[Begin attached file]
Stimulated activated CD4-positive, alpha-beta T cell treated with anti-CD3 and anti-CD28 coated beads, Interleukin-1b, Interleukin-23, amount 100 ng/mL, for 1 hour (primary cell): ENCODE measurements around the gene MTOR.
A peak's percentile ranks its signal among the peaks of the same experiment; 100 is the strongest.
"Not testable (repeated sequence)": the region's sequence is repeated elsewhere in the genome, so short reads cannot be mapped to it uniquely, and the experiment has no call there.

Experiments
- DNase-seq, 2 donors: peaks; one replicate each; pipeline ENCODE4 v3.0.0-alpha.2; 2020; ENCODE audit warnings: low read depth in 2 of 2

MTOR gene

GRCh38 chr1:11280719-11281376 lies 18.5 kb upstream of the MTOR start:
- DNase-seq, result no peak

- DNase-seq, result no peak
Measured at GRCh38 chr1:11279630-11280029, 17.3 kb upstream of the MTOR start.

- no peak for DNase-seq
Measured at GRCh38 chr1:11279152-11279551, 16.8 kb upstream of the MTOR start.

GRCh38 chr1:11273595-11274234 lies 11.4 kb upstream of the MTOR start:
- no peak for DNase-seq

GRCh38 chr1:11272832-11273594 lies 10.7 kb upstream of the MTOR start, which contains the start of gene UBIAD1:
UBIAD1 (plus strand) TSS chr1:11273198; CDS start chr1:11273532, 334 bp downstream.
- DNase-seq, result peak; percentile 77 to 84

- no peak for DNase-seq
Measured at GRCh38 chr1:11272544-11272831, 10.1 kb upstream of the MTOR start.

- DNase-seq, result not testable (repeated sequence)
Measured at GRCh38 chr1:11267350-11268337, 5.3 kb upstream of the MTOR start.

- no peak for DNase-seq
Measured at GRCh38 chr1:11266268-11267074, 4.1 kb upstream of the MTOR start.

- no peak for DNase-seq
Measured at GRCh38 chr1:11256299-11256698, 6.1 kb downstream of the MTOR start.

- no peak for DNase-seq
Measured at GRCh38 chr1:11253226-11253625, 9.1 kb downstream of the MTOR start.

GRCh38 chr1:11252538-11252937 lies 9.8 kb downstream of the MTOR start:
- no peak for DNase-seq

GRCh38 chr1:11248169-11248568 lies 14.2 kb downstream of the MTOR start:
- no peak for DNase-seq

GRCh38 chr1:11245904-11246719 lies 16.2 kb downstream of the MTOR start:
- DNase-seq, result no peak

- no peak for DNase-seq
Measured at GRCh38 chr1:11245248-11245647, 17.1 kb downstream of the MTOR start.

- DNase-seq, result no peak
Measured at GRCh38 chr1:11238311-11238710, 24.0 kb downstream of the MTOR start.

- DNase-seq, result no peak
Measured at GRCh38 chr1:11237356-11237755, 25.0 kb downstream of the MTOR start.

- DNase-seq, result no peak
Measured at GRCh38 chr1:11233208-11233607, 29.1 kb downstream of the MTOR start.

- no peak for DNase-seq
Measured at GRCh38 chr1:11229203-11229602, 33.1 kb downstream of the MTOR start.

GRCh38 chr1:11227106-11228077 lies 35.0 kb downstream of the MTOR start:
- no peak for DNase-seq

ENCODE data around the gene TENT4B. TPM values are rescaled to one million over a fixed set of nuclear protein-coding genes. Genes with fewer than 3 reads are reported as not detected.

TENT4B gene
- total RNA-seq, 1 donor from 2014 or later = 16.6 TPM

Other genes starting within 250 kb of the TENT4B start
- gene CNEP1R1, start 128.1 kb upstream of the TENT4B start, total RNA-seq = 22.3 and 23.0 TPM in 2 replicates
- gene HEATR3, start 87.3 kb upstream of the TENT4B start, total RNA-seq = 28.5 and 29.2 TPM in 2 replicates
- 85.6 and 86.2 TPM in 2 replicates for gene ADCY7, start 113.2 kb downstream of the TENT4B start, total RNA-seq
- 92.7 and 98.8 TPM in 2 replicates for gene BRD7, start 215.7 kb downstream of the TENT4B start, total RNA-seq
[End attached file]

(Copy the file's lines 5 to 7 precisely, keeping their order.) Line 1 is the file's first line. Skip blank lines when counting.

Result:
- DNase-seq, 2 donors: peaks; one replicate each; pipeline ENCODE4 v3.0.0-alpha.2; 2020; ENCODE audit warnings: low read depth in 2 of 2

MTOR gene

GRCh38 chr1:11280719-11281376 lies 18.5 kb upstream of the MTOR start: